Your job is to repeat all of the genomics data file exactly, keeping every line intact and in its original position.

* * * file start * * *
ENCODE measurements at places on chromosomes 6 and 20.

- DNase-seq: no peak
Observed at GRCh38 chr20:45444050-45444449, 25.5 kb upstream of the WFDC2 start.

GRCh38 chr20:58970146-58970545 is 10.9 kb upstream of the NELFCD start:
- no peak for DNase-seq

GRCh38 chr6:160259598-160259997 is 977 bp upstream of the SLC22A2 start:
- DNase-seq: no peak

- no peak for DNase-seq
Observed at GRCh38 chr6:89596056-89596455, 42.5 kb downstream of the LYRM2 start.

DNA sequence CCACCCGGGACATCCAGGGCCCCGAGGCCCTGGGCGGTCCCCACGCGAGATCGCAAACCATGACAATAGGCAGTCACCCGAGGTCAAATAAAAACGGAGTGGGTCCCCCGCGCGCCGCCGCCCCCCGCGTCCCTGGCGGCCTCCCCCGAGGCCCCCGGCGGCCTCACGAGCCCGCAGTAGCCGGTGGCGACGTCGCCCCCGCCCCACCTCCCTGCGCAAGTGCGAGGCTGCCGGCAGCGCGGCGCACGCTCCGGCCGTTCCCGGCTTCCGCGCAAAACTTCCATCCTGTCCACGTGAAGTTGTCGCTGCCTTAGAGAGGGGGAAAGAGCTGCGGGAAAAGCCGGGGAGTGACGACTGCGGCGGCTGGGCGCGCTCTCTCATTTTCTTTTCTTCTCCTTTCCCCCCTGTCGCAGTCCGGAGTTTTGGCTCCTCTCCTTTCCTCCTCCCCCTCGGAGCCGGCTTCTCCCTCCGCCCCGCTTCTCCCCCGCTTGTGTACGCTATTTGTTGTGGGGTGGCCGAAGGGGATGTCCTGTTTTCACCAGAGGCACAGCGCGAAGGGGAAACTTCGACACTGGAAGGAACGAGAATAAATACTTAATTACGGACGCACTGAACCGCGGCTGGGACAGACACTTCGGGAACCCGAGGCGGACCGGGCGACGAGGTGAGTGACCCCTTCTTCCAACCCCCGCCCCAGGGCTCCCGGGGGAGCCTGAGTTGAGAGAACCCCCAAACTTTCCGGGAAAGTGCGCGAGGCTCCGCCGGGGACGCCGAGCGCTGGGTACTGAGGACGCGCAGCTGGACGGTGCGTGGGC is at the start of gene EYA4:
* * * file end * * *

ENCODE measurements at places on chromosomes 6 and 20.

- DNase-seq: no peak
Observed at GRCh38 chr20:45444050-45444449, 25.5 kb upstream of the WFDC2 start.

GRCh38 chr20:58970146-58970545 is 10.9 kb upstream of the NELFCD start:
- no peak for DNase-seq

GRCh38 chr6:160259598-160259997 is 977 bp upstream of the SLC22A2 start:
- DNase-seq: no peak

- no peak for DNase-seq
Observed at GRCh38 chr6:89596056-89596455, 42.5 kb downstream of the LYRM2 start.

DNA sequence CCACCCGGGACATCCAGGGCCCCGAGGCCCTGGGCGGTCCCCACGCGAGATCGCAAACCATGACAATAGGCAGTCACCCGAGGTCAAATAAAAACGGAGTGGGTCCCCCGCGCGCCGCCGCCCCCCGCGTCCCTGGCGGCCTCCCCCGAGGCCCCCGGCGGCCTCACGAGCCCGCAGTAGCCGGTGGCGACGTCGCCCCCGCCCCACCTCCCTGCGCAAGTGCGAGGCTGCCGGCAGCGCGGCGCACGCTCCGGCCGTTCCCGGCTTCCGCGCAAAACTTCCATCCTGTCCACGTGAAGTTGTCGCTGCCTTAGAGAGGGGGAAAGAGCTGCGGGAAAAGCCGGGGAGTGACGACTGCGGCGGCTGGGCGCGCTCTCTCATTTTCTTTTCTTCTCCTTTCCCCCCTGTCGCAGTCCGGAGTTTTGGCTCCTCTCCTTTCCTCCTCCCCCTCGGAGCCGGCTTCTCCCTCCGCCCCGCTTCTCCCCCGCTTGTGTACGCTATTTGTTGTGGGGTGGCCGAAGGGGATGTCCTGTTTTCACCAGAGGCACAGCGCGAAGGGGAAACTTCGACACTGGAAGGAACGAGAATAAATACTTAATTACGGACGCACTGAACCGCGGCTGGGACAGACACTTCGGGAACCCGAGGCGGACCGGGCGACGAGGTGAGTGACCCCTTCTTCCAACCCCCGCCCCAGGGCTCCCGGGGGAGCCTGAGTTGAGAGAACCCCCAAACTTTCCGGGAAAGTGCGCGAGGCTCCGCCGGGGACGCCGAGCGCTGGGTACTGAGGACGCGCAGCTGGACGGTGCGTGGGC is at the start of gene EYA4: